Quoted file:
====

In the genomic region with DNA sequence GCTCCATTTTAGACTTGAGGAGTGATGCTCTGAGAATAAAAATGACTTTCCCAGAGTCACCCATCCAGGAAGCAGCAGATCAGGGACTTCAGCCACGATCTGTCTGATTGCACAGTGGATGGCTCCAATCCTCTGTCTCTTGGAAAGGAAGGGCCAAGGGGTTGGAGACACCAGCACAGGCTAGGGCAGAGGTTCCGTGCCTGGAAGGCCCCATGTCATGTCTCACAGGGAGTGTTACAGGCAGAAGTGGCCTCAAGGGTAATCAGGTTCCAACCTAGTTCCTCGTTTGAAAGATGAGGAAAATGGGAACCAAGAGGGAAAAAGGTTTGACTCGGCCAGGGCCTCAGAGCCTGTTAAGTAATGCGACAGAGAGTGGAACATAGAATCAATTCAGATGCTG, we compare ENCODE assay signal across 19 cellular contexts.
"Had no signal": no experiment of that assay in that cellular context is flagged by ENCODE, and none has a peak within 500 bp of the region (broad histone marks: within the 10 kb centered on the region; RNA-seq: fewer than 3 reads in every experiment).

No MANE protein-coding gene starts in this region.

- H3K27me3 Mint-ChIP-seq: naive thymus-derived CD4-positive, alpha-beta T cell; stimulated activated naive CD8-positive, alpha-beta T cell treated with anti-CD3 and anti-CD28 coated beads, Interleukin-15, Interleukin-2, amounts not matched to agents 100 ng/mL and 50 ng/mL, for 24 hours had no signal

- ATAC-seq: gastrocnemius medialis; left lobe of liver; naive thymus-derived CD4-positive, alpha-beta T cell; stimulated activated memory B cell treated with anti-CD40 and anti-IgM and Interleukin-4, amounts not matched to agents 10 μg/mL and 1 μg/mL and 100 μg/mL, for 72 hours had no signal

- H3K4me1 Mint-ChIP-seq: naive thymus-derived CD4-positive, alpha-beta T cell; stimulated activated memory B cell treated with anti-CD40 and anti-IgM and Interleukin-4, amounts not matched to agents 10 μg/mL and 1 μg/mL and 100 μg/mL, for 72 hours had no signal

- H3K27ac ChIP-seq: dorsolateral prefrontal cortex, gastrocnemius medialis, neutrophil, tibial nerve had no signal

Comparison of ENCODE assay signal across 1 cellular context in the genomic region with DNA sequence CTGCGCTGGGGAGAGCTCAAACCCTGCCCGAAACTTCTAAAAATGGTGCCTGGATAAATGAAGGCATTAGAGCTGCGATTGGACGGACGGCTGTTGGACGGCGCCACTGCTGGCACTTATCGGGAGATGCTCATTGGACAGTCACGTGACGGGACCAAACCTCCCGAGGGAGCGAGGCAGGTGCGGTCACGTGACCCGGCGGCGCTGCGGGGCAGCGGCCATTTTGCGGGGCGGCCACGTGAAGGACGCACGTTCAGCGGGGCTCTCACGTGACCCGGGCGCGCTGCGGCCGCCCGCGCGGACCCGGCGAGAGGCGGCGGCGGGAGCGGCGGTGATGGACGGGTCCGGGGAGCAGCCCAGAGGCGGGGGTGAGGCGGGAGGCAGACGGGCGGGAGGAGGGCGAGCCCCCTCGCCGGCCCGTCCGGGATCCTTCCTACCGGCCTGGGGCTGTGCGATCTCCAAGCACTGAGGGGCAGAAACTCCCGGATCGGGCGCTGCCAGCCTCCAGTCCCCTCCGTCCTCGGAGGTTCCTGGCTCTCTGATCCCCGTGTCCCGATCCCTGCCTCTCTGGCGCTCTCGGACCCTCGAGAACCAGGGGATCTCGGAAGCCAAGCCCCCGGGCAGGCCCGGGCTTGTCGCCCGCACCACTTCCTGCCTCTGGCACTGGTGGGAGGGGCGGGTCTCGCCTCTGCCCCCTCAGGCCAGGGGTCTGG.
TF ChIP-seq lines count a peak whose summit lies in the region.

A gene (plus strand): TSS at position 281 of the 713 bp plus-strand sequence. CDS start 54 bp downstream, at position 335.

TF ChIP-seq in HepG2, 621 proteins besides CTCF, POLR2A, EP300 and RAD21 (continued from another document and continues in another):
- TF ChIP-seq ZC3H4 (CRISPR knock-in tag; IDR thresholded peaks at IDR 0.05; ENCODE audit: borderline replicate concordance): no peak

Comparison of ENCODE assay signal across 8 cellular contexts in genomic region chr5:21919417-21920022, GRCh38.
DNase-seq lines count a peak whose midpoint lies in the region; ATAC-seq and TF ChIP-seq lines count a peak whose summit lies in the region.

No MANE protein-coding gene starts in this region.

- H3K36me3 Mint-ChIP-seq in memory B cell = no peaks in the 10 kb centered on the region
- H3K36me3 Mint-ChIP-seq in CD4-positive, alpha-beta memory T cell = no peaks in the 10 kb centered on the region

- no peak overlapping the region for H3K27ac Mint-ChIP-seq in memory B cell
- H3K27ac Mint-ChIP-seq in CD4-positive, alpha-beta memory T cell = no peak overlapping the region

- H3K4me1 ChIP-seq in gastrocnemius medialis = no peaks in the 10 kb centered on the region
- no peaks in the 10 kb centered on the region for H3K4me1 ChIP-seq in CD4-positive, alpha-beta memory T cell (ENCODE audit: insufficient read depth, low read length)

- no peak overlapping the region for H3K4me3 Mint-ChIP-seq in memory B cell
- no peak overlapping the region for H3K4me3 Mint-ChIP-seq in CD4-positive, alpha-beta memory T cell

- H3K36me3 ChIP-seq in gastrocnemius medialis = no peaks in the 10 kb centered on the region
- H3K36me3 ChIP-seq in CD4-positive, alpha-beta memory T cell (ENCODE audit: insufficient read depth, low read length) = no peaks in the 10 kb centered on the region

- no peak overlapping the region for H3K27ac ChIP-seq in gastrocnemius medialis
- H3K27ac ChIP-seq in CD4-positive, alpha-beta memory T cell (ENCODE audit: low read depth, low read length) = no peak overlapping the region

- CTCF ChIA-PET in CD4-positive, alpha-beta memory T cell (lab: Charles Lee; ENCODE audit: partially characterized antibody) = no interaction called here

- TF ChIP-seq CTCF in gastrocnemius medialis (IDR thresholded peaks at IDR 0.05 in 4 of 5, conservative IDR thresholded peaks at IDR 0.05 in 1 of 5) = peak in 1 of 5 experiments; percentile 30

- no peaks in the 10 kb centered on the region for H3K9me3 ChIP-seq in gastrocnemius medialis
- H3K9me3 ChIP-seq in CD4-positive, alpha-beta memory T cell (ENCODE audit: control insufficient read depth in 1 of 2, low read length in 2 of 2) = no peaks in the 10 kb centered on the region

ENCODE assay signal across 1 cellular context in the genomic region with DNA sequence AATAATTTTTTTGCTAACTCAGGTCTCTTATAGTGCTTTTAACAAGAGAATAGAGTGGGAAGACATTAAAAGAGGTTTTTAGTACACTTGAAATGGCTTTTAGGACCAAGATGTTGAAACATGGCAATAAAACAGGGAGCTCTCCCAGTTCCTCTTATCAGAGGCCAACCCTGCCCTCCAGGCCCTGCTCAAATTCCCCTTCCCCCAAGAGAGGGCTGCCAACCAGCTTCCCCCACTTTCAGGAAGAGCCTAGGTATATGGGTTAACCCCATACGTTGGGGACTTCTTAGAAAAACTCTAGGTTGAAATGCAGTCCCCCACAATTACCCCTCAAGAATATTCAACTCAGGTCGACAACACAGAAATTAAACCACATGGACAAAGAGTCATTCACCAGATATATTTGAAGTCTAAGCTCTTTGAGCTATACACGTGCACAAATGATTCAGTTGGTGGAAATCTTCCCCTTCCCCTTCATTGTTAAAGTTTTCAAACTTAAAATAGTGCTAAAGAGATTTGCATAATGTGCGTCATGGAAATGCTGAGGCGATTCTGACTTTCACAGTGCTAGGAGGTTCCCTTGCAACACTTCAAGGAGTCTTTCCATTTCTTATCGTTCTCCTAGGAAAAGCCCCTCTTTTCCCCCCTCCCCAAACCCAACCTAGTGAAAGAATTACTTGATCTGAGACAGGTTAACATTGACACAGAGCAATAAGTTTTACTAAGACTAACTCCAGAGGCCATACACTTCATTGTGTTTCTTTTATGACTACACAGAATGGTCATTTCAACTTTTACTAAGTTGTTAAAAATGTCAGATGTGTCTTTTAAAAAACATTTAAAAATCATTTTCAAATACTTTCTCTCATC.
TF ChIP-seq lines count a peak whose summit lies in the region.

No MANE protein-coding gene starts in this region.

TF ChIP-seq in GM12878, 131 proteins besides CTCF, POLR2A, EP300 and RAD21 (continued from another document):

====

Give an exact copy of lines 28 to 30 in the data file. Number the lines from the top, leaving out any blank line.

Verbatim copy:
- CTCF ChIA-PET in CD4-positive, alpha-beta memory T cell (lab: Charles Lee; ENCODE audit: partially characterized antibody) = no interaction called here

- TF ChIP-seq CTCF in gastrocnemius medialis (IDR thresholded peaks at IDR 0.05 in 4 of 5, conservative IDR thresholded peaks at IDR 0.05 in 1 of 5) = peak in 1 of 5 experiments; percentile 30

- no peaks in the 10 kb centered on the region for H3K9me3 ChIP-seq in gastrocnemius medialis